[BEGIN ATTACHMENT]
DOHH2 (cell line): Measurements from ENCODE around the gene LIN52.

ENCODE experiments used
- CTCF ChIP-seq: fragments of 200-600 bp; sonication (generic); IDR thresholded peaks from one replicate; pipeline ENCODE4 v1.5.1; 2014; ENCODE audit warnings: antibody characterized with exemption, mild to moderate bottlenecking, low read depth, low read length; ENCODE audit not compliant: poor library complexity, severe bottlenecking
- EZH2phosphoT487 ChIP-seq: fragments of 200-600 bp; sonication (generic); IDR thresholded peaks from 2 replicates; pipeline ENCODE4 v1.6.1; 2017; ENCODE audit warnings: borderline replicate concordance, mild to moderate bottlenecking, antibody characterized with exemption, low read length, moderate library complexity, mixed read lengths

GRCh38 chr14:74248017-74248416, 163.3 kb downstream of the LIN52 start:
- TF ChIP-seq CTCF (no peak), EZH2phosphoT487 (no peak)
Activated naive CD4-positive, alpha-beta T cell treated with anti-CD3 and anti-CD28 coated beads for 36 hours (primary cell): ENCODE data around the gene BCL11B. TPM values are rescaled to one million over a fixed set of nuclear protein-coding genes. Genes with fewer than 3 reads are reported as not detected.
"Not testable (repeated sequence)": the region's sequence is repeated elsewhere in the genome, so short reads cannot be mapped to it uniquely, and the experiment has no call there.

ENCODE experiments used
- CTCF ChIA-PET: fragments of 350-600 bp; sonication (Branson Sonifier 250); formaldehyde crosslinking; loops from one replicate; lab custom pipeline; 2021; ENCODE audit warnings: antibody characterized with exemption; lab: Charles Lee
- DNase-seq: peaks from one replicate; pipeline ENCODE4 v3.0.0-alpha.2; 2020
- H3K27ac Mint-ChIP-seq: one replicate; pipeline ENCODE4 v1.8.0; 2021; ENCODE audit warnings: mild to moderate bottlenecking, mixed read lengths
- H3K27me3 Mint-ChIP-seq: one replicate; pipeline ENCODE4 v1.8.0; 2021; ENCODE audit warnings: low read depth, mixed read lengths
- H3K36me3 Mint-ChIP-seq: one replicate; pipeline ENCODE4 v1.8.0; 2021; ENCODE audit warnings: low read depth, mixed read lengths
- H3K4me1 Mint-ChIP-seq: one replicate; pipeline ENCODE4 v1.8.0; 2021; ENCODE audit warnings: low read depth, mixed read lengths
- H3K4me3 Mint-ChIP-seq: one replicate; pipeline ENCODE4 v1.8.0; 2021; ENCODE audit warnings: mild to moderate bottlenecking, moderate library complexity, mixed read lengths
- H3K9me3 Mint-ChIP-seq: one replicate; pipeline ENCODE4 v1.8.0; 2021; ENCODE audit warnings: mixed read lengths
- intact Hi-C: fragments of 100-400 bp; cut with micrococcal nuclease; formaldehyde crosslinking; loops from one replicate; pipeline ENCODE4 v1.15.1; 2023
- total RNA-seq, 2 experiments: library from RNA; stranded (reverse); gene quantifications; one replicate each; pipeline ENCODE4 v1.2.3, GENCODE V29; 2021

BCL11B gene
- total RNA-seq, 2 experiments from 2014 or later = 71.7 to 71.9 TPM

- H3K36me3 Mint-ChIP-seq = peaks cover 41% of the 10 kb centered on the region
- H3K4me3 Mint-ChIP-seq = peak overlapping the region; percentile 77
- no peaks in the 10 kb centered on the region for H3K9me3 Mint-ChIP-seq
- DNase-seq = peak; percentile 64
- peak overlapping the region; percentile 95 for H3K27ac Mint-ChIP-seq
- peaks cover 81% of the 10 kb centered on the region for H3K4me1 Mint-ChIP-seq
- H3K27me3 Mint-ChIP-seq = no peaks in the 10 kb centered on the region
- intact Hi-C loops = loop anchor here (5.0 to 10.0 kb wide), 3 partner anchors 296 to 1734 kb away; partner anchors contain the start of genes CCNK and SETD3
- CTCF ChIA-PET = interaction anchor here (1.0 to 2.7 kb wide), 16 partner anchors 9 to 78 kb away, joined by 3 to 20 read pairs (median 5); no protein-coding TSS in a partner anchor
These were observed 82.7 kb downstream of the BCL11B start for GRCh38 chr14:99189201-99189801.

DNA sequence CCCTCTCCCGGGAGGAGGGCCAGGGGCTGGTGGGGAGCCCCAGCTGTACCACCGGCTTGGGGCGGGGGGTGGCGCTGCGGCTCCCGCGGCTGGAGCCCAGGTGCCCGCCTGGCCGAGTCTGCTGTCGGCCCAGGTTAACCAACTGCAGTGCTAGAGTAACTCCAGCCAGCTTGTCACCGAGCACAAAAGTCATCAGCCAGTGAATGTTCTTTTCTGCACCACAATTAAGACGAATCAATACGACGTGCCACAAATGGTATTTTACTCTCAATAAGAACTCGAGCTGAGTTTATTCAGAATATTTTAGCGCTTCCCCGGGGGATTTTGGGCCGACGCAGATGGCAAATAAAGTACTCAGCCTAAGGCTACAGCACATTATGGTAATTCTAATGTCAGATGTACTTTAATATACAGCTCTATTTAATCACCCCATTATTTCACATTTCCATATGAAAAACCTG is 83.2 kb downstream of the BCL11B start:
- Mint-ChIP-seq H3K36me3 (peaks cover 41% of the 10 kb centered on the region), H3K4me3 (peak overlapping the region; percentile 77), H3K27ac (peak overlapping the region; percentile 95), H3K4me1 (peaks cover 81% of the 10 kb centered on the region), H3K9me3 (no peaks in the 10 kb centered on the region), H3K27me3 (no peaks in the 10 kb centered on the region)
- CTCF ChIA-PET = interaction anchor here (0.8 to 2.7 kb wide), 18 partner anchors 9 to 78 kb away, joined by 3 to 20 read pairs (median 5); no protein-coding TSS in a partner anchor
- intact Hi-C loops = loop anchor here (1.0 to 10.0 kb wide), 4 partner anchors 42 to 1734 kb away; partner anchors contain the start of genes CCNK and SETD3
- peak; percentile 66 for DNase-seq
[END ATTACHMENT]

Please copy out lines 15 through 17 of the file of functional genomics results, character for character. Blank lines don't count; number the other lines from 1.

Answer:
- H3K4me1 Mint-ChIP-seq: one replicate; pipeline ENCODE4 v1.8.0; 2021; ENCODE audit warnings: low read depth, mixed read lengths
- H3K4me3 Mint-ChIP-seq: one replicate; pipeline ENCODE4 v1.8.0; 2021; ENCODE audit warnings: mild to moderate bottlenecking, moderate library complexity, mixed read lengths
- H3K9me3 Mint-ChIP-seq: one replicate; pipeline ENCODE4 v1.8.0; 2021; ENCODE audit warnings: mixed read lengths